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The Schizophrenia of Scrum

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The Schizophrenia of Scrum

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I sometimes get the feeling that there are two versions of Scrum.

The first version is the one that says that “Scrum is not a methodology, a defined process or set of procedures. it's an open development framework.” (Jeff Sutherland) and “Scrum is a values-based framework; it is not a methodology, not a process, not a tool.” (Tobias Mayer)

Scrum version 1 is the Agile version of Scrum. It is the one that values people over process, and principles over tools. It says Scrum is a framework that is open to change, and it can even change itself.

The second version is the one that talks about “the dangers of customizing Scrum inappropriately and the problems that arise from an incomplete Scrum implementation” (Ken Schwaber) and “A Scrum checklist as a simple tool to assess your current implementation of Scrum” (Henrik Kniberg)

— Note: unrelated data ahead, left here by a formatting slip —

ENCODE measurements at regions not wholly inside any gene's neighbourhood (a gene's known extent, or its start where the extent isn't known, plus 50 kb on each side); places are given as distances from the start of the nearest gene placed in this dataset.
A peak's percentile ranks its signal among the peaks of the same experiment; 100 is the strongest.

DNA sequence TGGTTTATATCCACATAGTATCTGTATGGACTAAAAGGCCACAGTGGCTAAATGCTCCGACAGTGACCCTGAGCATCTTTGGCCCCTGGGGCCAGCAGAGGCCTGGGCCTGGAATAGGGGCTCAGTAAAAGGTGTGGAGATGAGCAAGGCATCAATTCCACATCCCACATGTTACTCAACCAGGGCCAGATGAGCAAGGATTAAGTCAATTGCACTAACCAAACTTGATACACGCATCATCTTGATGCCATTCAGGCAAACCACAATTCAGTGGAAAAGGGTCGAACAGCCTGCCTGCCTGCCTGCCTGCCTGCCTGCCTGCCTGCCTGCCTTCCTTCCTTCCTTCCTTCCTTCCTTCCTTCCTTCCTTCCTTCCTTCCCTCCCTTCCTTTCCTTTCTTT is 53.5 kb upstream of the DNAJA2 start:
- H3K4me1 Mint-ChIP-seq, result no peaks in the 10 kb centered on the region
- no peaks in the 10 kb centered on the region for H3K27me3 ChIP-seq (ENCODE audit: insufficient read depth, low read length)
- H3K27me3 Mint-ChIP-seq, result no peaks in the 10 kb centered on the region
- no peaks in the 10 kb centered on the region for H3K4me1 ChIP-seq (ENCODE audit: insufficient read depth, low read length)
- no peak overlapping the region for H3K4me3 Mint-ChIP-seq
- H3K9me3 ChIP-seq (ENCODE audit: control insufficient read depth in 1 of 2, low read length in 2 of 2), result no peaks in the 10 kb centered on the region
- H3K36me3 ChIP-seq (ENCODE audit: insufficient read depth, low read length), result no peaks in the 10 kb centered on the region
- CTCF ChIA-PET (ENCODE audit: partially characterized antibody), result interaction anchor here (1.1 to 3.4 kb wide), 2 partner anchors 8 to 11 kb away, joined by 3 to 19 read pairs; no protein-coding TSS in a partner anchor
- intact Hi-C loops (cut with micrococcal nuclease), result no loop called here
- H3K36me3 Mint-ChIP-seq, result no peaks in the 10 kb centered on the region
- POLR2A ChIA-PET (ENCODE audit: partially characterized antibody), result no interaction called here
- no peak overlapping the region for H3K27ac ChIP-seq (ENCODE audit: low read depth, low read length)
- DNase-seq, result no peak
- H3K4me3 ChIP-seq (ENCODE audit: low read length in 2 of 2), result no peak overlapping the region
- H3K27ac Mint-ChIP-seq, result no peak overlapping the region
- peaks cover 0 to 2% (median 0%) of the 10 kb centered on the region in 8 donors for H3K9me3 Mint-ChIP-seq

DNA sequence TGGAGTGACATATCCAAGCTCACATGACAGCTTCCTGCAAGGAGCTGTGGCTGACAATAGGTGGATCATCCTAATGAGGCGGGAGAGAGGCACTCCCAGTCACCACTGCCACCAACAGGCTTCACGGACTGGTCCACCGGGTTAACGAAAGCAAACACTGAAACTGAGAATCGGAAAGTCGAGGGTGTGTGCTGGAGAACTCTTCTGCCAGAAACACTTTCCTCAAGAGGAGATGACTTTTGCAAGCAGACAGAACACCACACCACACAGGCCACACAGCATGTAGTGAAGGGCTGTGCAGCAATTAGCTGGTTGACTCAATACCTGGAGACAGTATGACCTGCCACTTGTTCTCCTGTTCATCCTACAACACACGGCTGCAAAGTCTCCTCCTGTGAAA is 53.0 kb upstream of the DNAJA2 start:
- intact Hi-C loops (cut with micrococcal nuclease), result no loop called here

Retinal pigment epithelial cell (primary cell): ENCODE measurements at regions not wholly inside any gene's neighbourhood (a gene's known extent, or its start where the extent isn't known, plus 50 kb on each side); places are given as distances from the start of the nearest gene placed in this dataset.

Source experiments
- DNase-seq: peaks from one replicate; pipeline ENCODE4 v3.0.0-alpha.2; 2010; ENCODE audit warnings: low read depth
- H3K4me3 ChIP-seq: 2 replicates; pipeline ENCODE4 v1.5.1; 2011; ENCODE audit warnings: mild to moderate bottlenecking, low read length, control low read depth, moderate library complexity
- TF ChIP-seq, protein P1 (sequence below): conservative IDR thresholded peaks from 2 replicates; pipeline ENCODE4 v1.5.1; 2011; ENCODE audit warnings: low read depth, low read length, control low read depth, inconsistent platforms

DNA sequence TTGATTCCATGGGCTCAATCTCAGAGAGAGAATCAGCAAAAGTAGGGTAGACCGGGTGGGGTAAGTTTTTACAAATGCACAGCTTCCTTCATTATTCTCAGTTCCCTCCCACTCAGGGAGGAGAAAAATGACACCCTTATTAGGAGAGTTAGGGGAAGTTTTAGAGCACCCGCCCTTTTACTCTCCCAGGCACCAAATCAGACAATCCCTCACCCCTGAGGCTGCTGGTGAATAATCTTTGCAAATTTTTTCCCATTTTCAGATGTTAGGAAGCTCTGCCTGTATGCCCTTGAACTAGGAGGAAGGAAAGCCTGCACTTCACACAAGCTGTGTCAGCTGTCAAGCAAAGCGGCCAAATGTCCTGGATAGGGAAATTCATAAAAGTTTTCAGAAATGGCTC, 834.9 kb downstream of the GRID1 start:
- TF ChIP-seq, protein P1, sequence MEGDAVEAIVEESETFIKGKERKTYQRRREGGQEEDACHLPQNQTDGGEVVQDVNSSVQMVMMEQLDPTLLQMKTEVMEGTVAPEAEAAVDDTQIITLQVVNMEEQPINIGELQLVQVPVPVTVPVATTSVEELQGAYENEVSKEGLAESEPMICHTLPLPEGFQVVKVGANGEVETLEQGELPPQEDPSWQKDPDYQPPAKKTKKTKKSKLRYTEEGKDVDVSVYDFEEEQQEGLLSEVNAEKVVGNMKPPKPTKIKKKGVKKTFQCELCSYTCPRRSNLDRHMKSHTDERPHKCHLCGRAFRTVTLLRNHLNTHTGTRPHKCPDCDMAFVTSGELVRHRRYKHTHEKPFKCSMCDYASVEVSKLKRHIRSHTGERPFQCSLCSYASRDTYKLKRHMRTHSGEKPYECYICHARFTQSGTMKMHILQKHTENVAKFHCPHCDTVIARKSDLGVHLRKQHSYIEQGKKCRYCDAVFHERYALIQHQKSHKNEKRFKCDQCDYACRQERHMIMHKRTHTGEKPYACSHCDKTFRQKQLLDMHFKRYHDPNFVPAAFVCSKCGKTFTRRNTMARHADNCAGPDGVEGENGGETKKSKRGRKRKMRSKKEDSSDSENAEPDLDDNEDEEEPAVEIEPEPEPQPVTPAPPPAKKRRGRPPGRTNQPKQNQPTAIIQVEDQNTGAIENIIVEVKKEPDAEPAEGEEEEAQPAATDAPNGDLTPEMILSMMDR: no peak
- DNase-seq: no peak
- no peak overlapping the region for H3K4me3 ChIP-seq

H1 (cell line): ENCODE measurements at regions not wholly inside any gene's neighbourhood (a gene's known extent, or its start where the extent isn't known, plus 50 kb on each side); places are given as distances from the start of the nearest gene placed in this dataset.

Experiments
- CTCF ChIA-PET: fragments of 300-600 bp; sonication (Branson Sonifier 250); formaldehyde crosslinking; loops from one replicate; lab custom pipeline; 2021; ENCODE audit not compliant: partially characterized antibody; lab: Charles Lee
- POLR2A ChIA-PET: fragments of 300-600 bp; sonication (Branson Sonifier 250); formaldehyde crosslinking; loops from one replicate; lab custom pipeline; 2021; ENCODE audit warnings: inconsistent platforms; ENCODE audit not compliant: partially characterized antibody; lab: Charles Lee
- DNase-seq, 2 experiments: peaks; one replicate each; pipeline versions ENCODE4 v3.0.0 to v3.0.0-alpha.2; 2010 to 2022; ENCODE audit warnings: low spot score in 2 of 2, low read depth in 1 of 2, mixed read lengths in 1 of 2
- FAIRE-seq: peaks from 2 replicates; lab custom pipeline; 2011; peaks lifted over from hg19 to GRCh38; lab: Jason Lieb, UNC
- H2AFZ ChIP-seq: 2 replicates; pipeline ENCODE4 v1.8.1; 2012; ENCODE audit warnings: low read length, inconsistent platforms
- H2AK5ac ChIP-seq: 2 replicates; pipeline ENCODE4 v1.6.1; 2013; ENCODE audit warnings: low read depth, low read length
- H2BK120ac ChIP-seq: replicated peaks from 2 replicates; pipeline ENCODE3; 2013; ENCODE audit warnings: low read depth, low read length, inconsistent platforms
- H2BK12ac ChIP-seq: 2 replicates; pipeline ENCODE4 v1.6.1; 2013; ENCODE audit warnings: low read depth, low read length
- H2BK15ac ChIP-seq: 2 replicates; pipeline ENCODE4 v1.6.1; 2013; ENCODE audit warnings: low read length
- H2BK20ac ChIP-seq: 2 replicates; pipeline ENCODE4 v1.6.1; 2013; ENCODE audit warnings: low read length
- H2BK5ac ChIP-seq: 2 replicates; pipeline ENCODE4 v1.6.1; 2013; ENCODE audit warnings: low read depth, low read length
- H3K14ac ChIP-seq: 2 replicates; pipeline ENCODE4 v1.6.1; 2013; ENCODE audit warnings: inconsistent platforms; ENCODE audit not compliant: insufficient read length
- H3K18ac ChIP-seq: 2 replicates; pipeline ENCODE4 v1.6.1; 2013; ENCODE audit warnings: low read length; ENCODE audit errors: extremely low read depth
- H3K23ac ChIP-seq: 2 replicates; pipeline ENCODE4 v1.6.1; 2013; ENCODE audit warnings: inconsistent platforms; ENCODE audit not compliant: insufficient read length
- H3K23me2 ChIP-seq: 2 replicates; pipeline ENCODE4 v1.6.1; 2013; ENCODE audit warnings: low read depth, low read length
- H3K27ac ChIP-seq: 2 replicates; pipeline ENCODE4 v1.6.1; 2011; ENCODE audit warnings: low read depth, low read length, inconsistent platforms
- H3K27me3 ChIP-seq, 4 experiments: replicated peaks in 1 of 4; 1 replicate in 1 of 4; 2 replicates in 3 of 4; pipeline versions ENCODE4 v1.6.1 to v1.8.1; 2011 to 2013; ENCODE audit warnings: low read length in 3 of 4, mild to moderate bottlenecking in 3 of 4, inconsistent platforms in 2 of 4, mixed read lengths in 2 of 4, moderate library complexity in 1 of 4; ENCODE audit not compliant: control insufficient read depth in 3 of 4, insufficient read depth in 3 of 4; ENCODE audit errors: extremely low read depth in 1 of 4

Scrum version 2 is the Defined version of Scrum. It is the one that says your implementation and customization of Scrum can be good or bad, based on a small number of best practices, as defined by its founders.

But the practices that Scrum version 2 claims to be essential (like having a Scrum Master, daily stand-up meetings, and weekly sprints) are usually process-based, not value-based. People tick off best practices, not values and principles.

So my question then is, if I do Kanban, while still adhering to the values and principles of Scrum (but with my own replacements for its defined practices), am I then still doing Scrum?

If you answer 'No,' then apparently part of the Scrum framework is still about process, not about values.

If you answer 'Yes,' then apparently you think it's possible to do Scrum without anyone being able to recognize it as such.

I fear that I'm on both sides, and I'm feeling quite schizophrenic...

(image by Victor Bezrukov)

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